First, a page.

(a.k.a. GUD) – a new magazine of short/flash fiction
and poetry with surreal and beautiful graphics
by various artists in (mostly)_New England.
Issue 0- Spring 2007
GUD is a new journal of top-notch modern literature which embodies both eclecticism and unity. Its stories run the gamut from Gibsonian Sci-fi tales to moving emotional friezes about real people in naturalistic landscapes. Peppered with fine surreal and free-associative poetry that’s always got an eye to form, the reading public is treated to a rich cut of cake, including the often multi-media inspired drawings and paintings.
Here are some standouts from Issue O, released just this past month. Hats should be be tipped to all the editors and especially lay out editor Sue Miller and Instigator of the mag, Kaolin Fire (if that’s a real person, or if it’s not.):
There’s Beverly Jackson’s “Fade In and Fade Out” – a great three stanza poem – next to the mixed media work by Fefa called, “Changing Destiny.” The poem is about the shifting perspective one can have watching a movie, about getting lost in them and coming back around to the realia details that mark them also.
“My eyes are like the director’s. Eyes seeking out the monster. Looking for the love connection.” P 32
Fefa’s painting across the page looks like Frieda Kahlo or a Flamenco dancer rising above a dark medieval city with magical swirls of white issuing from her fingertips. It’s a real nice juxtaposition.
Poet Kenneth Ryan provides three short poems in this collection: “No Motor Home,” “Past Due: Final Notice,” and “Fortune.” Each provides an intimate portrait of compressed and visceral language. “No Motor Home” is about Cuddy Cabin in the woods and the fantasy of its being sea-born:
“when bog mists seeps over our bow/and your fingertips taste like salt/we’re finally out to sea.” P 124
“Fortune”, a love song, ends again in oceanic imagery:
“and the sea drew back from the beach with a sound like unstrung pearls cascading into your palm.” P 126
Short Fiction – which serves as the bulk of the journal – includes “Where Water Falls” by Rusty Barnes, a writer from Revere, MA. This story’s about a wife who’s pounding tenderloin a little too often and loudly for her bewildered husband’s comprehension. Set in a rural outpost, we become acquainted with rabbit hutches and the symbol of the hunted and captive, also the animal symbol of fecundity. As the mystery unravels with deft narration and concrete descriptions that never “lather it on” we find out that Maggie is, in fact, pregnant at forty-four. She’s also furious about it. Richard,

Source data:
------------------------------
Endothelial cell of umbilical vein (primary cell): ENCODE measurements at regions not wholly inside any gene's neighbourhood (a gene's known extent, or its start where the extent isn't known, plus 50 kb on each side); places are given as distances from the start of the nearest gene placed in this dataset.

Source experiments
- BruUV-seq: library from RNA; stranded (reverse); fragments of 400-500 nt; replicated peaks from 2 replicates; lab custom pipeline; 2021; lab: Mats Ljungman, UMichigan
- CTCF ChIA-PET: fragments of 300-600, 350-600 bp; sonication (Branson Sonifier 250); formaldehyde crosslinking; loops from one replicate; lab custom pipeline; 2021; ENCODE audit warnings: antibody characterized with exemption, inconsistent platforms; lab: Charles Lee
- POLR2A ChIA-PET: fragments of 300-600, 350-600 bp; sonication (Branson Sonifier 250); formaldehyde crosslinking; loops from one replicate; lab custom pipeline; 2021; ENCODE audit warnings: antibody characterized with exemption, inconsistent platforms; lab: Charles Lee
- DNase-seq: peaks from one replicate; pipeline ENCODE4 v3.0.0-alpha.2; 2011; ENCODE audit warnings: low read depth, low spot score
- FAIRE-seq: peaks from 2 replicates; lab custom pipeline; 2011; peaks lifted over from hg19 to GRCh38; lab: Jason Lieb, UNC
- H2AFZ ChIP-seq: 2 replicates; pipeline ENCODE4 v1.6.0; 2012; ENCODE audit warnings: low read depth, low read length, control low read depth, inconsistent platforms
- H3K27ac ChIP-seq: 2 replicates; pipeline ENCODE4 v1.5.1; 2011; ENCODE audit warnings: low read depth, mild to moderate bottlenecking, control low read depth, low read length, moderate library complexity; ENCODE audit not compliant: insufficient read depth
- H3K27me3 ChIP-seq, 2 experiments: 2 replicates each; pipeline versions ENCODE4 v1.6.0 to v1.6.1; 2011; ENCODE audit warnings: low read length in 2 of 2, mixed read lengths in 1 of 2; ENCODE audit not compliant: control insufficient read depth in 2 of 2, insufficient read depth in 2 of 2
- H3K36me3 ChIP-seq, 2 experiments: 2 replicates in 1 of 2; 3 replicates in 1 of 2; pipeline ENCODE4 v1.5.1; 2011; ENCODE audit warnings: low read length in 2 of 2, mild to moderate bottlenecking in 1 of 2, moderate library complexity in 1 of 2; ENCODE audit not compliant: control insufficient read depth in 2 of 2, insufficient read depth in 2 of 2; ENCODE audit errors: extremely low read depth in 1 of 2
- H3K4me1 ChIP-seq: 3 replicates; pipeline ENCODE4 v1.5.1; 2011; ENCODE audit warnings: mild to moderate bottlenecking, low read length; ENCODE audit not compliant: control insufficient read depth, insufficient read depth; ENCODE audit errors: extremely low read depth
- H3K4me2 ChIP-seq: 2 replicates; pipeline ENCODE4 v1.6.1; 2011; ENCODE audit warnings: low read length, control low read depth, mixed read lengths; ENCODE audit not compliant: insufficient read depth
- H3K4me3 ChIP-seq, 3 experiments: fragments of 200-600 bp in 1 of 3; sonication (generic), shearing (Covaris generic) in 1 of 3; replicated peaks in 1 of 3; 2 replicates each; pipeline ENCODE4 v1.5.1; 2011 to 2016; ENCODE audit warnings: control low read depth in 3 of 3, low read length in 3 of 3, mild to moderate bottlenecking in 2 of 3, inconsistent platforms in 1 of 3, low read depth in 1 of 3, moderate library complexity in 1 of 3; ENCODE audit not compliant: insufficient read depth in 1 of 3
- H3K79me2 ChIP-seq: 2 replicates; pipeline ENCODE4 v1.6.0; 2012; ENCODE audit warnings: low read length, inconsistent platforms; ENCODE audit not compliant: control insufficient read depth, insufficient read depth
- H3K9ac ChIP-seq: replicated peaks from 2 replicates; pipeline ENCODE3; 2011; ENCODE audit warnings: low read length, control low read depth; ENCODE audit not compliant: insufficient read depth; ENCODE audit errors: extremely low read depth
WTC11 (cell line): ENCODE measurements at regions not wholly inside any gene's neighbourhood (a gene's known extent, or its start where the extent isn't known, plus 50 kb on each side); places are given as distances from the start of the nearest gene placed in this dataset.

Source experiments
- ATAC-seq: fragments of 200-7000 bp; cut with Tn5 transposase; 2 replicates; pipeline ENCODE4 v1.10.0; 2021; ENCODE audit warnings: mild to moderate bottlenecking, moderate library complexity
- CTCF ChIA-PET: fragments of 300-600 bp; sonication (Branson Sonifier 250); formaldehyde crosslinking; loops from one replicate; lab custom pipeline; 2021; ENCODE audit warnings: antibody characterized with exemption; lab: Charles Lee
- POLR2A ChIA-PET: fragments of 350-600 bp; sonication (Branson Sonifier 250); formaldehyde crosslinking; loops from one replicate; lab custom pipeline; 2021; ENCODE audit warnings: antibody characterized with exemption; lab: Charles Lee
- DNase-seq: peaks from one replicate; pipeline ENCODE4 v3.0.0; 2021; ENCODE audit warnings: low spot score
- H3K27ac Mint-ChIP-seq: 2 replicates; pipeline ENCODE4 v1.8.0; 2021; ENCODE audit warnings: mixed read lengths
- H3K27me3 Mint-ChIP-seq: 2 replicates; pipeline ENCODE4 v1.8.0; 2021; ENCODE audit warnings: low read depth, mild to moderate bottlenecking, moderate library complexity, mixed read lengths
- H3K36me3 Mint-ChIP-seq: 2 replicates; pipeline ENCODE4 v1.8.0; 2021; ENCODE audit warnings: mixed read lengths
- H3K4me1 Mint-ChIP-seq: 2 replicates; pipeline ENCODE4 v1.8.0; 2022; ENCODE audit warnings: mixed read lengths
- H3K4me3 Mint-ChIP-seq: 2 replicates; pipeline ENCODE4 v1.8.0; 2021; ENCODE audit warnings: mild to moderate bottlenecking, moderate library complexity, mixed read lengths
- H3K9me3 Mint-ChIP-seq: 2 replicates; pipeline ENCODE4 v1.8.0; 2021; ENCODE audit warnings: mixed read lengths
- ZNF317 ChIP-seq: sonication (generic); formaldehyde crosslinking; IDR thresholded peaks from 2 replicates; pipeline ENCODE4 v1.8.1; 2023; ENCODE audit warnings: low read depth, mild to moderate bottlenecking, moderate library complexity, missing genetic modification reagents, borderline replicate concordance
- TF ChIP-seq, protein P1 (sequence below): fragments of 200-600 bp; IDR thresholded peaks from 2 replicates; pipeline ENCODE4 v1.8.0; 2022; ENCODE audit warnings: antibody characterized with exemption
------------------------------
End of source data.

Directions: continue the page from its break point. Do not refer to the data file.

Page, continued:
“watches the rabbit as it reaches the rock wall. He can follow the sound of Maggie’s tears as she runs crashing down into the back field toward a crick.” P 141
She proceeds to take him on a wild chase through the woods and winds up sitting by the crick on a rock without her pants on. In a strong dramatic turn, she waves a stick and threatens her husband to do it to her, as the abortionist will. It’s a pure cinematic moment, pristinely captured by his clear prose, and ends with Maggie proving her position and pain, then squeezing his hand with silent tears. Neither of them wants to keep the child, but that’s not the point, certainly not Maggie’s.
Another poet of note is Benjamin Buchholz, a US Army official recently returned from Iraq. In “Dialogue with the Hollows of Your Body,” he writes his first stanza in an unpredictable poem about desire and language and cultural congruities:
“When I am blind and very near to you
in the vesper stillness of a cell, small
and veiled from the street, through shiver,
heat, arch of back and hips, pressure placed
by the flat of your palms against the flat
of my palms: speak.
And ends, with:
“The body, like a map bears these significances.
Crease them, see where they cross: in the glens
And glades and most secret shrines,
At all of the roadsides and waysides,
I listen.” P 143
To prelude the short fiction of David Bulley, Sue Miller posts a ghostly rendering of what seem to be the heads of fish, eyes prominently stuck out in a Daliesque landscape filtered with gauze. The painting’s called “The Kiss.” And what follows is a fast-moving sort of tale of a man who transforms into the wolfman of his sexual fantasies….to take the school mother of a grade-schooler.
The narrator, speaking to himself, says:
And you are the wolf and you so so want to taste her fear, just a tiny bit, just a taste. “I want to fuck you.”
“Um, she says, looking around, checking the exits, nervous and shivery. “Um, are you threatening me?”
In the opposite chase scene to Barnes’ story, she takes off and the wolfman follows her till they proceed to bump and grind in a deliciously wanton sex scene under the moon. The tryst completely unmasks the hesitant and prim Teri, a suburban mom. Bulley writes as the wolfman:
“And when you see her next, smarmy and prim, at the bake sale, think about bright air and goose pimples.” A brilliant piece of flash fiction with a gorgeously poetic opening paragraph.
So like the entire collection. Get hooked!